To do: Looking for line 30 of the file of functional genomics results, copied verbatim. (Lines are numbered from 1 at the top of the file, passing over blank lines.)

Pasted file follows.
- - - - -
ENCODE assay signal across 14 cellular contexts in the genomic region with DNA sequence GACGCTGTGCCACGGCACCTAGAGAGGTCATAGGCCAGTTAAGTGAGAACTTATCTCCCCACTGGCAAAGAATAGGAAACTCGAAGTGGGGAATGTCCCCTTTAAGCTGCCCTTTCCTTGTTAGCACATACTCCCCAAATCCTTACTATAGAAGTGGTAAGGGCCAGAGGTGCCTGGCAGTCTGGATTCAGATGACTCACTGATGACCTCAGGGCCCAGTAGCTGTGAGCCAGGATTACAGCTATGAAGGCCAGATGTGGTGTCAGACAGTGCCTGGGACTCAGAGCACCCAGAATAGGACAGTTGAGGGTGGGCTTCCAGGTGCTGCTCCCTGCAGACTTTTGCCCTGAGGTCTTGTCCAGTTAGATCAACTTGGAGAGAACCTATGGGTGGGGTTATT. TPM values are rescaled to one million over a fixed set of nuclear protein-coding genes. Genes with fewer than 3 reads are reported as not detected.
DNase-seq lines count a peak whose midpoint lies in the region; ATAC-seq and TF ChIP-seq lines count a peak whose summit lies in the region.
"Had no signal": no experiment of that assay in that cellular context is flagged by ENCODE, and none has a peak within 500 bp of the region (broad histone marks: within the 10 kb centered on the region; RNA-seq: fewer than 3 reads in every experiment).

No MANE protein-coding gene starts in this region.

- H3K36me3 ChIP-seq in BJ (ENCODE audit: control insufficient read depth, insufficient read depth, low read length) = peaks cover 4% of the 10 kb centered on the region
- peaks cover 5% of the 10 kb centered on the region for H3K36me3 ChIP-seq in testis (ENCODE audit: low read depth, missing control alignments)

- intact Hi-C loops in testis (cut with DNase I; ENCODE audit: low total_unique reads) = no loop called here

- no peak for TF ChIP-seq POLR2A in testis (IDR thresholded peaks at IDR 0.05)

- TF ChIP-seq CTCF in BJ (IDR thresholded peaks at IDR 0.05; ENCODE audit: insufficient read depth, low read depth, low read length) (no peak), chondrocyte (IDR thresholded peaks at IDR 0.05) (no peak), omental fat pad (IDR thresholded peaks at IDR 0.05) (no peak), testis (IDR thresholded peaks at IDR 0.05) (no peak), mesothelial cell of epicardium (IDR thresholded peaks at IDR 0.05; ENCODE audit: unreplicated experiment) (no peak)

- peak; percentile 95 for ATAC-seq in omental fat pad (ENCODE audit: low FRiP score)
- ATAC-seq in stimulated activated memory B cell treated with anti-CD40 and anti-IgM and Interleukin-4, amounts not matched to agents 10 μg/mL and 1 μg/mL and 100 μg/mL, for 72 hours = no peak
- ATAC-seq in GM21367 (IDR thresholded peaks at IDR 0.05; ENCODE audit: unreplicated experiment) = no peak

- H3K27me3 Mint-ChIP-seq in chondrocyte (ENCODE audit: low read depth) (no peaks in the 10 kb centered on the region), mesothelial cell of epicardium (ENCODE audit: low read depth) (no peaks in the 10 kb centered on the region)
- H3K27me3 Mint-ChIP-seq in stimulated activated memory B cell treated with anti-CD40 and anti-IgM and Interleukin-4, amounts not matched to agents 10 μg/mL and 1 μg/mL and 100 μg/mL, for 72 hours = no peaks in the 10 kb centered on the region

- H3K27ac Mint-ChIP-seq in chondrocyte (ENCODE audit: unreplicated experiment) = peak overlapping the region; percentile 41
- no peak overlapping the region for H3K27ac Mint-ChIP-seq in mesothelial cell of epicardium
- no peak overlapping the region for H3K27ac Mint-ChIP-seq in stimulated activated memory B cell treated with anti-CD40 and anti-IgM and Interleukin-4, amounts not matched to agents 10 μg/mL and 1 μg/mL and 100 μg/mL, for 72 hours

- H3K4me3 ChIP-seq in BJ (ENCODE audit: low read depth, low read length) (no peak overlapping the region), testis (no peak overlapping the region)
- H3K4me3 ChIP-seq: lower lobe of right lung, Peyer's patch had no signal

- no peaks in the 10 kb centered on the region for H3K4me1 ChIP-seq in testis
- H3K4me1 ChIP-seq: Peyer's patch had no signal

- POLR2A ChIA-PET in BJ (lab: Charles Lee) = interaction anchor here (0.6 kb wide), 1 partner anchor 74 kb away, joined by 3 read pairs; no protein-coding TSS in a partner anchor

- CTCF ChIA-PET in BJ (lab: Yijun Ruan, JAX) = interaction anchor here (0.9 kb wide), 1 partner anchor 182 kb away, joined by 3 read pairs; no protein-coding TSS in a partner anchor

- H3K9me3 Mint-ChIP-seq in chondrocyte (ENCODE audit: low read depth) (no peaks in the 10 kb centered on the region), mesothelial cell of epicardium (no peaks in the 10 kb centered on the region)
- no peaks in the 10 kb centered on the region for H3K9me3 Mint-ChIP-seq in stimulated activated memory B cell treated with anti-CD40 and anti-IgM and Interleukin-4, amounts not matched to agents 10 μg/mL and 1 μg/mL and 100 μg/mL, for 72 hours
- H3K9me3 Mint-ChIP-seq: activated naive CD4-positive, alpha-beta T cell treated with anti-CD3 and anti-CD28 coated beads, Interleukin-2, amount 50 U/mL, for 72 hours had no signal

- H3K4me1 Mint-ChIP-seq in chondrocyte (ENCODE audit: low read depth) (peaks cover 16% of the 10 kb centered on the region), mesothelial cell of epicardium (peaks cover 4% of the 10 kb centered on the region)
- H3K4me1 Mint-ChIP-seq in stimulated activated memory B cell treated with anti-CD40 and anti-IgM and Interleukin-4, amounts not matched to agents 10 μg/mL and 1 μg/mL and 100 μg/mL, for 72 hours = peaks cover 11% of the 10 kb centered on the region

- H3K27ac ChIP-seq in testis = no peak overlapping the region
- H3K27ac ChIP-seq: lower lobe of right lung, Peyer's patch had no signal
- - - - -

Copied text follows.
- H3K27ac ChIP-seq: lower lobe of right lung, Peyer's patch had no signal